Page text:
The piece, published last Thursday in the Financial Times, is titled “Managing in a downturn: Why sustainability is still going strong” and is a must-read.  Vermeer and Clemen’s main point is that given the current difficult business climate, organizations will understandably make changes to their sustainability and corporate governance efforts.  However, they warn against doing the bare minimum, as those organizations that fail to show a “commitment will find themselves at risk when the economic conditions improve.”

They make some interesting points, introduce some interesting people like Marcus Roberts, especially in the conclusion, and I wanted to make sure all of you saw it.  Here’s the link to the full story.

Highlights from Boston Business Journal Green Business Summit


On Friday, May 16, the Boston Business Journal hosted its first-ever Green Business Summit.

I attended the morning event, and was impressed with the program, which included a keynote speech by Cape Wind CEO Jim Gordon. Here’s a link to an article on his talk:
http://boston.bizjournals.com/boston/stories/2008/05/12/daily46.html?surround=lfn

CEO of Suffolk Construction John Fish’s comments were particularly interesting and penetrating. He cited a number of steps that his firm had taken that I believe represent an excellent roadmap or model for all companies in terms of how to inculcate a commitment to green solutions and sustainability within their organization.

They included the following:

  1. Change the culture – it is important to help people think and act green. Fish said steps to make this possible can be as small as putting a blue recycling bin next to a black trash can at each employee’s desk, reminding them of environmental choices every day.
  2. Training – At Suffolk, this includes a 3-day course on green construction for employees
  3. Be a catalyst for change by bringing all parties together – In Suffolk’s case, this means architects, owners and subcontractors. In our business, it is designers, marketing professionals and senior management.
  4. AffordabilityPeople need to overcome the perception that going green is more expensive. In the construction industry, a green building that is more energy-efficient can save money in the long run.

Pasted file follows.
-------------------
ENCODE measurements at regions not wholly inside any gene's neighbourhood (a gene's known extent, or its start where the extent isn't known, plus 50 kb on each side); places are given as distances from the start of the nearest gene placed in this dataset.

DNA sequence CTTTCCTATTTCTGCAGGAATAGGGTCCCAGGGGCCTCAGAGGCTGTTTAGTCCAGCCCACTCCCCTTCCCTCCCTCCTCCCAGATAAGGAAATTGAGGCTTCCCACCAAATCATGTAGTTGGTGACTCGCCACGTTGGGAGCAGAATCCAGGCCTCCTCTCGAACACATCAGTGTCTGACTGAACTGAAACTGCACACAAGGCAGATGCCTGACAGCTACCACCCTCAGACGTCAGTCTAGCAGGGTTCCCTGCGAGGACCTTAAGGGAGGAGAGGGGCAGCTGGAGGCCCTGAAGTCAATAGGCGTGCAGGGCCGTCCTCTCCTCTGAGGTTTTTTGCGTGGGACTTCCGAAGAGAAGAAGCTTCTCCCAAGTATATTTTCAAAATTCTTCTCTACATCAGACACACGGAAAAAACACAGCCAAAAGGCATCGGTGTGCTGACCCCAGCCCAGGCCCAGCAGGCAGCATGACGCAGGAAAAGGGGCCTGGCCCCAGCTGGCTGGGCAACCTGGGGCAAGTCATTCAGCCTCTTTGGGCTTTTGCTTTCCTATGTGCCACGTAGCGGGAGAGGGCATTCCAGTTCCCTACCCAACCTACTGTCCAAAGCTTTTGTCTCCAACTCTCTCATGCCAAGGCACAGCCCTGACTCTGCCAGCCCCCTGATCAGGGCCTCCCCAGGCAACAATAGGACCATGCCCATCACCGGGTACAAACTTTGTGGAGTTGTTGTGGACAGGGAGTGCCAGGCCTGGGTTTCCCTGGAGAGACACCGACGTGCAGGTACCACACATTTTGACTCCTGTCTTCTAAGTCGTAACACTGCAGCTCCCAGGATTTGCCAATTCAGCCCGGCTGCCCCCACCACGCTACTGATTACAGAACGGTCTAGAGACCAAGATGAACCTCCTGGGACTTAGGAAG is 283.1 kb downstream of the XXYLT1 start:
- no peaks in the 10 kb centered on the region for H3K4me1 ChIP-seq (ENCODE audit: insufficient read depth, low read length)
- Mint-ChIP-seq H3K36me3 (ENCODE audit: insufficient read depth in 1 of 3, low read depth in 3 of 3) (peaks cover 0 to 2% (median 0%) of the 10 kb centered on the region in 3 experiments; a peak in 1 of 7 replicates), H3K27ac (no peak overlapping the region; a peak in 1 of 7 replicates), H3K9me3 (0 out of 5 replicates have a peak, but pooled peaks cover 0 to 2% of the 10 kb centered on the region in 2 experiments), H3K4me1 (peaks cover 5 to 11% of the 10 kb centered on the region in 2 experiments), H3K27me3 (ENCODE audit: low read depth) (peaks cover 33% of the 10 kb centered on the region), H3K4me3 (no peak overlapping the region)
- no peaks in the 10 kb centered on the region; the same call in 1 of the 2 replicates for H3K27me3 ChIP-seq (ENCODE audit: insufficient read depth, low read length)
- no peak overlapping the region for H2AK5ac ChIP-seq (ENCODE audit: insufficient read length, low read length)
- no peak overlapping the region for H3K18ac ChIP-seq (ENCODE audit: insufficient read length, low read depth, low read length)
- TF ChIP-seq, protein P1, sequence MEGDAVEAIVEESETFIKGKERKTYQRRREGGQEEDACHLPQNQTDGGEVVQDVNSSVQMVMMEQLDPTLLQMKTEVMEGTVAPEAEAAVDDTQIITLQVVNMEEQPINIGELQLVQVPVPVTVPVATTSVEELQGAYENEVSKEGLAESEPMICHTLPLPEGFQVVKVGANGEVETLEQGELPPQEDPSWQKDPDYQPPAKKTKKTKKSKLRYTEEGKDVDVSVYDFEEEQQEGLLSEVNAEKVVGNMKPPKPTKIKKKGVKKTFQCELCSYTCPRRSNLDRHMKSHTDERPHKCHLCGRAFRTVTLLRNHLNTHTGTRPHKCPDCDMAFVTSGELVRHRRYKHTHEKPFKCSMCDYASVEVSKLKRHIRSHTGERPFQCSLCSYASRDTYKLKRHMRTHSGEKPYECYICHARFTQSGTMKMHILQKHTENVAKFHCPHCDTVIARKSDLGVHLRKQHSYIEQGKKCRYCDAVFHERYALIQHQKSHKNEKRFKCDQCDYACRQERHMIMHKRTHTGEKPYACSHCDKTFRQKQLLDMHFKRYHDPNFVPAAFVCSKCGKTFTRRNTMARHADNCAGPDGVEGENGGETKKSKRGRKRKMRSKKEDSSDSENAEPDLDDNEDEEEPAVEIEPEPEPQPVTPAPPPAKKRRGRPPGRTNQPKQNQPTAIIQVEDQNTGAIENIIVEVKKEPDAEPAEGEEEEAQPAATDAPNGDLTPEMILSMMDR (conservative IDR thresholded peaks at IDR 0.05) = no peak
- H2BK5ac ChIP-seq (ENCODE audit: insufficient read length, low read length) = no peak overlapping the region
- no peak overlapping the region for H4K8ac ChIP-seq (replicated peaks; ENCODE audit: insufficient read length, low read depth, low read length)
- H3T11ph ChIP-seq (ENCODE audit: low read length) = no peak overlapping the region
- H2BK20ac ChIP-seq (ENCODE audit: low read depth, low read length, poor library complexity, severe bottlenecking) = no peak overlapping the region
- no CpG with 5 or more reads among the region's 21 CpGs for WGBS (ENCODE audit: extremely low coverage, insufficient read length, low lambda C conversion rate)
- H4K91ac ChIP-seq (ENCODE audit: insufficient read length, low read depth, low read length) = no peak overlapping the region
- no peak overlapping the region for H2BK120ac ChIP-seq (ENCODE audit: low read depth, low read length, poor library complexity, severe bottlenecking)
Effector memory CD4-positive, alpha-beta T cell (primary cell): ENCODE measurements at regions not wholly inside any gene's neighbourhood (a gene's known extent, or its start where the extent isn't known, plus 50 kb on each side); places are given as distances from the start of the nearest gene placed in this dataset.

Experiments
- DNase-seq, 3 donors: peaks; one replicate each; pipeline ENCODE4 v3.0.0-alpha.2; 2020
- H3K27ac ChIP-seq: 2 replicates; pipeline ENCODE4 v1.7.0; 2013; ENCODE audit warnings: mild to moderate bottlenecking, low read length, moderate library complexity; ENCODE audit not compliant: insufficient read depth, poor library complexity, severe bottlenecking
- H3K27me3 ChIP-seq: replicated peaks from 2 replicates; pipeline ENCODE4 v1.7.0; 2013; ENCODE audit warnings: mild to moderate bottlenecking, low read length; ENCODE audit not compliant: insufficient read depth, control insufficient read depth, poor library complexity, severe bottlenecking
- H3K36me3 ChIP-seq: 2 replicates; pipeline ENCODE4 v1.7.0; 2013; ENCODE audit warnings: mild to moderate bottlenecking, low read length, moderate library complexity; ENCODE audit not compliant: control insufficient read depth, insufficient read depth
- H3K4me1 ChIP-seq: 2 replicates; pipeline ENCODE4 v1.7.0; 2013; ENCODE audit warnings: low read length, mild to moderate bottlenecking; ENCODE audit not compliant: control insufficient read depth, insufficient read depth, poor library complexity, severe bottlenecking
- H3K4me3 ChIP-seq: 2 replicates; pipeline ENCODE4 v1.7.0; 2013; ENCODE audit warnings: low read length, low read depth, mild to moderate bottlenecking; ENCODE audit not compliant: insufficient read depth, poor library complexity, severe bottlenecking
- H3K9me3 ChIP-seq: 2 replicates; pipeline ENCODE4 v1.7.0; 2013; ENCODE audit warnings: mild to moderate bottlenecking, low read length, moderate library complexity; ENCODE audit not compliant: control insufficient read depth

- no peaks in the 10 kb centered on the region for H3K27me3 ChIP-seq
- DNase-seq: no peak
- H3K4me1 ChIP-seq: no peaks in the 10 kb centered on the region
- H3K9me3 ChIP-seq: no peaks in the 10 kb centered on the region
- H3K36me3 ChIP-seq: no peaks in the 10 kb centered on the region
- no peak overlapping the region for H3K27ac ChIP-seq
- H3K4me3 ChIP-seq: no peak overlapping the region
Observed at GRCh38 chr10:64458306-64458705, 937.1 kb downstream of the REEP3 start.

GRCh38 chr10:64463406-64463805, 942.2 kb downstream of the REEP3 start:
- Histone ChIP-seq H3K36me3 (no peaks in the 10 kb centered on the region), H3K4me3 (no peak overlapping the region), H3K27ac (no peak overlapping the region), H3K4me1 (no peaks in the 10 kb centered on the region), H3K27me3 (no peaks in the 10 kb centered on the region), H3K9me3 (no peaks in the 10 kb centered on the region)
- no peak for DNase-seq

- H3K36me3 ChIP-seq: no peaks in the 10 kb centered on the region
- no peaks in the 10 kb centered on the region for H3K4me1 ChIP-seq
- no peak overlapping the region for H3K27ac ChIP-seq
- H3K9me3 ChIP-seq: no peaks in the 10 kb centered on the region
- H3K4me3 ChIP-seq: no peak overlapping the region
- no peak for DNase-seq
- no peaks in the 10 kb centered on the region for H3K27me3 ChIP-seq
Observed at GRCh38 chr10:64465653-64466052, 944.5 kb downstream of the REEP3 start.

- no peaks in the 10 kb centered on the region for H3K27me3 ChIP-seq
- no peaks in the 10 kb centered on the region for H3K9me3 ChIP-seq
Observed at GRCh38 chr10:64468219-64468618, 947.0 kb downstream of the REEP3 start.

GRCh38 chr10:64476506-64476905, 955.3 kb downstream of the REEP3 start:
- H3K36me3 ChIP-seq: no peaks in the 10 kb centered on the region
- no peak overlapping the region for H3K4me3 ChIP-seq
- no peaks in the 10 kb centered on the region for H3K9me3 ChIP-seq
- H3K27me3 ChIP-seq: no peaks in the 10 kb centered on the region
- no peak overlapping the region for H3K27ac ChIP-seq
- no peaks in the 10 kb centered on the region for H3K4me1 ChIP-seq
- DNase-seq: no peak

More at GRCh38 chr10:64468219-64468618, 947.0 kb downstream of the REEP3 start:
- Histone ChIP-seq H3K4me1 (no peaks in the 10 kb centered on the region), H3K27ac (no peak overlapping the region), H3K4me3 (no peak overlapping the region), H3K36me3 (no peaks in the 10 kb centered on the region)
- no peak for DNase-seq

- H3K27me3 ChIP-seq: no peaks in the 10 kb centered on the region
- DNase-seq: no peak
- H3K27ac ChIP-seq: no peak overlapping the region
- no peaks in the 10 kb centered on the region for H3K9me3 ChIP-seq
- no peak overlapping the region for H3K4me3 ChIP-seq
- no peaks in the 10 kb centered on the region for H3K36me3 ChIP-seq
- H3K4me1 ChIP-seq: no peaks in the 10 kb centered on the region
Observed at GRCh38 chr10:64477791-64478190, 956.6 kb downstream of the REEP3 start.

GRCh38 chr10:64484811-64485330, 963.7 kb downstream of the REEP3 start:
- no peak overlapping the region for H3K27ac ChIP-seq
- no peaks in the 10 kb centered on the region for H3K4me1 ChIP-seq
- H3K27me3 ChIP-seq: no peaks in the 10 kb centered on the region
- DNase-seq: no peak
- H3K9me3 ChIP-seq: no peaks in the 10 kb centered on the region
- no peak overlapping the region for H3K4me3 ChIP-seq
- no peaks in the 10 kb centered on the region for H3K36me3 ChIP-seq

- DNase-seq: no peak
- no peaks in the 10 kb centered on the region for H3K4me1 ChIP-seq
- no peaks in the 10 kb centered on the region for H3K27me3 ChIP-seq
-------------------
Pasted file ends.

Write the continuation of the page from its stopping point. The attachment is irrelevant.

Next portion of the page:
5. If you can’t measure it, you can’t manage it – You need to create standards and specifics metrics by which to measure success.
  6. Create standards and specific measurements to reduce waste

For more coverage on the summit, please see the following article:

http://green.bizjournals.com/index.php/2008/05/16/panelists-discuss-keys-to-sustaining-sustainability/

Green approaches help Boston-based hotelier


Over the weekend, I had the chance to read an interesting profile on Tedd Saunders, a principal of his family’s Saunders Hotel Group and a leading proponent of “green” business practices in the lodging industry. The article, published in Connecticut College’s quarterly magazine CC: Connecticut College Magazine, discussed Saunders’ (Class of 1983 from Connecticut) long-time commitment to the environment, and was titled “On The Green List: Hotelier Tedd Saunders ’83 is helping the world’s largest industry set environmentally friendly standards.”

Saunders, in addition to his ownership stake in his family’s business, also founded Ecological Solutions Inc. in 1992, an environmental consulting firm focused on the lodging industry. A web link to the article from CC Magazine was not available. However, to read more about Tedd, please see the following link from the Green Lodging News: http://www.greenlodgingnews.com/content.aspx?id=1663

According to Green Lodging News, an industry publication on “green” issues, at the Saunders Hotel Group’s 212-room Lenox Hotel in Boston, environmental retrofits and other thoughtful business practices have produced impressive annual savings: 1.7 million gallons of water, 110,000 kilowatt hours of electricity, 37 tons of trash from the waste stream, 175 trees through paper recycling. For these and other efforts to reduce its carbon footprint, the Environmental Protection Agency recognized the Lenox with its Energy Star rating in February 2008. Please see an article in the Boston Globe for more information:
http://www.boston.com/realestate/news/articles/2008/02/12/how_green_is_my_building/

For more information on the Lenox Hotel’s green efforts, please see the following page: http://www.lenoxhotel.com/environment.html

The main takeaway from reading about the pioneering work that Saunders and his family are doing is that green business practices can not only result in cost savings (water, energy, etc.) but they can also strengthen a company’s relationships with their existing customers and attract new business from eco-minded travelers. In fact, in 2006 the Lenox was included in Condé Nast Traveler Magazine’s Green List. What’s more impressive about this is that the Lenox was the only urban hotel in the world to be honored. (Here’s a link: http://www.concierge.com/cntraveler/articles/10419)